Copyright/Publisher: Mirrorsoft, Produced by: Image Works,
Bitmap Brothers & Pantheon Software, Music By: David Whittaker,
Release Year: 1989, Genre: Weird Sports, Number Of Players: 1 or 2

Nowt like it, is there? A nice bit of sport in the summer. Brush away the cold, winter cobwebs, rub the linseed oil into the more creaky bits of your personage, and get yourself out on a field.

Ah, but spare a thought for our future generations. Trussed up like battery hens in cramped little domes, struggling to make a living - struggling, indeed, to survive. What fun do they get when the central heating's turned up and the blue light is shone onto the ceiling? Quite a bit, as it happens.

One of their favourite pastimes in the warmer months is the annual SPEEDBALL league. A mixture of the best parts of football and rugby (two outdated Twentieth Century sports), the rules are dead simple.

Played either against the central computer system or on a one-to-one basis, each player controls a team of five robots, one of them guarding the goal. The object is plain: using any means at your disposal, disgorge a small, metallic Speedball into the opposition's net.

The opposing team, meanhile, is attempting to stop you, again, by any way possible, be it by deflecting the ball, interception or just downright violence. There's no such thing as a referee in this sport, so it's basically anything goes, no-holds-barred action. Phwoar!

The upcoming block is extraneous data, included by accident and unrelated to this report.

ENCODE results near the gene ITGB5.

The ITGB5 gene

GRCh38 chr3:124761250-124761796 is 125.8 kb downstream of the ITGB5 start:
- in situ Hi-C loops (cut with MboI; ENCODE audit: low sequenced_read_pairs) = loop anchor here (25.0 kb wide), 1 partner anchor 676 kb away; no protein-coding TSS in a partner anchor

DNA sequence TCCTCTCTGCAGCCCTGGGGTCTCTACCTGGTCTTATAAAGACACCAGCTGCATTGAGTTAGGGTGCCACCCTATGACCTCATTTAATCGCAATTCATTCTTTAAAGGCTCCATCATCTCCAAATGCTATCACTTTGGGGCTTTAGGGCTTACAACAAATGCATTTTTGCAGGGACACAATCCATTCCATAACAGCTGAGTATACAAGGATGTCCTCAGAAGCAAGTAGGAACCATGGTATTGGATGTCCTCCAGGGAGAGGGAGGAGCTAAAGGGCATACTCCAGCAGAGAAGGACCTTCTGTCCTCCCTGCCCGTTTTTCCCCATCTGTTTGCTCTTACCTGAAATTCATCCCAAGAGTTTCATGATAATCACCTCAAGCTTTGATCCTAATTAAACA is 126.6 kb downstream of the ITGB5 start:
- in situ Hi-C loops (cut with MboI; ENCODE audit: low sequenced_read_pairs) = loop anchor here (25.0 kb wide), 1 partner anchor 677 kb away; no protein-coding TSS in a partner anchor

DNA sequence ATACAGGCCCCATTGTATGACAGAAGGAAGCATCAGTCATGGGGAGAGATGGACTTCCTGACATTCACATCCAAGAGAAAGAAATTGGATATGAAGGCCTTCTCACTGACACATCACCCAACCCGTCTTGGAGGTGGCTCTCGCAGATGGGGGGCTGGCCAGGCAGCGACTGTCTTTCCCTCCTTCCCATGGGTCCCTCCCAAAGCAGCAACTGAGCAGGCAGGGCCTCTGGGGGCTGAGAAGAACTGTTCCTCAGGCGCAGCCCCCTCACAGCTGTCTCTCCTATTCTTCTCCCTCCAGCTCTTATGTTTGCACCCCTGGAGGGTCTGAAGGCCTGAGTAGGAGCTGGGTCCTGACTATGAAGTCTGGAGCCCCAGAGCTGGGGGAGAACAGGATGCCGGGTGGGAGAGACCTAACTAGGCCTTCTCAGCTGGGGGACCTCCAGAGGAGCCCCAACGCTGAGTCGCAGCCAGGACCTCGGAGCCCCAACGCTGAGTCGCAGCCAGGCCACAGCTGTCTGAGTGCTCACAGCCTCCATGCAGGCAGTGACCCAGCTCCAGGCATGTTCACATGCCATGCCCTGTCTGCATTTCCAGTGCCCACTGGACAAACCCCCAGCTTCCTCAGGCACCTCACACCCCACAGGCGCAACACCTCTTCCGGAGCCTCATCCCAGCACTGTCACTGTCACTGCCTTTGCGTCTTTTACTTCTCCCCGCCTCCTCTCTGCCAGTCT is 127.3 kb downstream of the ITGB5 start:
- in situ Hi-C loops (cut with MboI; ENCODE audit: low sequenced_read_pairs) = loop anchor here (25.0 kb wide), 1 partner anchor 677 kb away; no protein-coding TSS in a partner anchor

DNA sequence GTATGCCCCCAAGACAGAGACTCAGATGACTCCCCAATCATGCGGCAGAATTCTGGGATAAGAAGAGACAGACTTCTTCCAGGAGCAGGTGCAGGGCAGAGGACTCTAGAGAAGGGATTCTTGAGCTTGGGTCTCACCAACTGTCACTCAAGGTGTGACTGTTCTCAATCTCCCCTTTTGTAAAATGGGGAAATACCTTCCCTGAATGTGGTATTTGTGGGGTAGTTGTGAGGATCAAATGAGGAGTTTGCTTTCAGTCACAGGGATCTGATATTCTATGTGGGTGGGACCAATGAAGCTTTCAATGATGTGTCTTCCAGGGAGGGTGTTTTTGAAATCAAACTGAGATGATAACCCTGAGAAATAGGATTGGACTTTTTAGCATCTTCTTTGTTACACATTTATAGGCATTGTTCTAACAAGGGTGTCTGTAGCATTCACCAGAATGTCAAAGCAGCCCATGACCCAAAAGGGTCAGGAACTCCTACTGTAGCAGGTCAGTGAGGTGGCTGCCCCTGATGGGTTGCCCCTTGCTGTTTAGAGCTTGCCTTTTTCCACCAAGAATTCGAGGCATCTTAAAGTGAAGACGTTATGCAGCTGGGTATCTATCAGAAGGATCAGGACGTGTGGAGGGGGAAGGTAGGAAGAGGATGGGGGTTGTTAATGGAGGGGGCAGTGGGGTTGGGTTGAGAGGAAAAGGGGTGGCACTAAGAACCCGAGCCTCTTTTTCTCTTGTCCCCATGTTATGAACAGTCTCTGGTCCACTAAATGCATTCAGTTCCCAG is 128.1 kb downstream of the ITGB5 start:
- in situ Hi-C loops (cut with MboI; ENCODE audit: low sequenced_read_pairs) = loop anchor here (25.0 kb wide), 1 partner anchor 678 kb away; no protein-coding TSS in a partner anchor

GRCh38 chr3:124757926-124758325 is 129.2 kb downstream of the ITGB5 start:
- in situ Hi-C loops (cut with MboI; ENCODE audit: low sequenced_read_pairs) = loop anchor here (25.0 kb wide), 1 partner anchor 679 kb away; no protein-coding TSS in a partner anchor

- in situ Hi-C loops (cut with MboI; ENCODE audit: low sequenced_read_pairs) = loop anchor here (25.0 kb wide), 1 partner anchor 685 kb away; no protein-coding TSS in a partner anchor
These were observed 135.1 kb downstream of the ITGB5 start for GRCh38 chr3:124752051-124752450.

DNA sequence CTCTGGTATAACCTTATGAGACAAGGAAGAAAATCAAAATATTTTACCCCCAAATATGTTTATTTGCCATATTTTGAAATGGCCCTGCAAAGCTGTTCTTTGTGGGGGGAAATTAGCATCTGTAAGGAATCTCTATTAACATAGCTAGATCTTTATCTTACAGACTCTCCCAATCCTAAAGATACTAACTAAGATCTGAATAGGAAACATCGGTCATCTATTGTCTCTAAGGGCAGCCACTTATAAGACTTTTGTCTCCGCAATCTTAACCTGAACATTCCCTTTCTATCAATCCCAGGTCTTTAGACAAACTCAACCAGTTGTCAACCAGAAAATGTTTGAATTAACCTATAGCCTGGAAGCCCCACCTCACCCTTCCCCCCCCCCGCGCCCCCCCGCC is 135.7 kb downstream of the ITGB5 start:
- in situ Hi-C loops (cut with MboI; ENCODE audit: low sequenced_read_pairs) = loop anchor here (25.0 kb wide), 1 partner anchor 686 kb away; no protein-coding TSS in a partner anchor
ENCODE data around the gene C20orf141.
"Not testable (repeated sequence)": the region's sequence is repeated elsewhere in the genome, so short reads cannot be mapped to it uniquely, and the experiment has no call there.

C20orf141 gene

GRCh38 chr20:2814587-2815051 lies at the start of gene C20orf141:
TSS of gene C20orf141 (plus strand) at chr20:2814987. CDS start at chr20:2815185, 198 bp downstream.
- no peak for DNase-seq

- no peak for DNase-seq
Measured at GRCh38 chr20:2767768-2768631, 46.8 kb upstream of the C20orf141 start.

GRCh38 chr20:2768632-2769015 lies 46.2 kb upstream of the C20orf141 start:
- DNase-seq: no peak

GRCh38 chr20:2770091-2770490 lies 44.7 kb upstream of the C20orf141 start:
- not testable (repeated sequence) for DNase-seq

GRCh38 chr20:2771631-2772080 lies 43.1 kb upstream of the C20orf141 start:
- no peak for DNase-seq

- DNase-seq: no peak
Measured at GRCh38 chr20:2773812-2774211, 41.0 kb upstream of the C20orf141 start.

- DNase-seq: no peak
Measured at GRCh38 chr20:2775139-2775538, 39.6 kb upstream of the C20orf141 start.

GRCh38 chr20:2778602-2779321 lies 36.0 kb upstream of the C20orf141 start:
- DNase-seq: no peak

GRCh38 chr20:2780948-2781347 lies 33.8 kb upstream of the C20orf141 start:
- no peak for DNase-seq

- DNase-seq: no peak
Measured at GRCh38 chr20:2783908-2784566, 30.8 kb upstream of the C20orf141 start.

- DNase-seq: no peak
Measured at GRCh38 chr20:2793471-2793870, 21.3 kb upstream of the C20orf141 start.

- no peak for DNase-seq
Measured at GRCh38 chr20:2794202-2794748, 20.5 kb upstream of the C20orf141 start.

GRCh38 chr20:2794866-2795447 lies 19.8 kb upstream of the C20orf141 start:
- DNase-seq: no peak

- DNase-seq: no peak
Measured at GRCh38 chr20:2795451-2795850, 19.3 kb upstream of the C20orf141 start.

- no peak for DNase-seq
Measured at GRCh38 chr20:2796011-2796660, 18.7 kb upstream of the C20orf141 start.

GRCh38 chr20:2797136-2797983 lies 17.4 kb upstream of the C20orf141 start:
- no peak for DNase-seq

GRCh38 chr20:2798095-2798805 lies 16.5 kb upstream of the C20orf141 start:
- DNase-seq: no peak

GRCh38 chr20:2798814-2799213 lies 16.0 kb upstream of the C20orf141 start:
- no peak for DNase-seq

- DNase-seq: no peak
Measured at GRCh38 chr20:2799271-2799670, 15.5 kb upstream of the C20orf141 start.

The computer keeps the game time, stopping the match at the end of the allotted span. Should any injuries, stoppages, etc result from the game, an amount of extra time is played.

During the match, a number of different icons appear on the pitch, designed to aid the team quickest to retrieve them. Bonuses include freezing the opponent's players, reversing the joystick and generally making play extremely difficult for the disadvantaged adversary.

And that's Speedball. It may sound crude, uncouth and physically impossible, but that's beacuse it is. Why do you think that the players are beheind control panels while a bunch of tin cans run around and get smashed to bits? For all these blokes almost wiped out mankind - they're not daft enough to get hurt themselves!!!

D - Decrease opponent's stamina
S - Increase your stamina
F - Freeze opponent (10 second timer)
M - Eight directional mine
E - Single directional mine
P - Protect against tackle
G - Get ball automatically
J - Reverses joystick direction (10 second timer)
? - Slow down opponents
Credits: Item:
2 Bribe official
3 Increases stamina
3 Bribe Timer
4 Bribe Trainer
4 Extra skill
4 Reduce opponent's stamina
6 Extra Power
6 Reduce skill
6 Bribe Ref
7 Reduce power
What with all the Amiga Sizzlers this month, it's about time we got hold of something worthwhile on the 64. And how! In my (less than) humble opinion, Speedball has to rank as one of the most impressive 16 to 8 bit conversions I have laid the old sight-sensory organs on so far.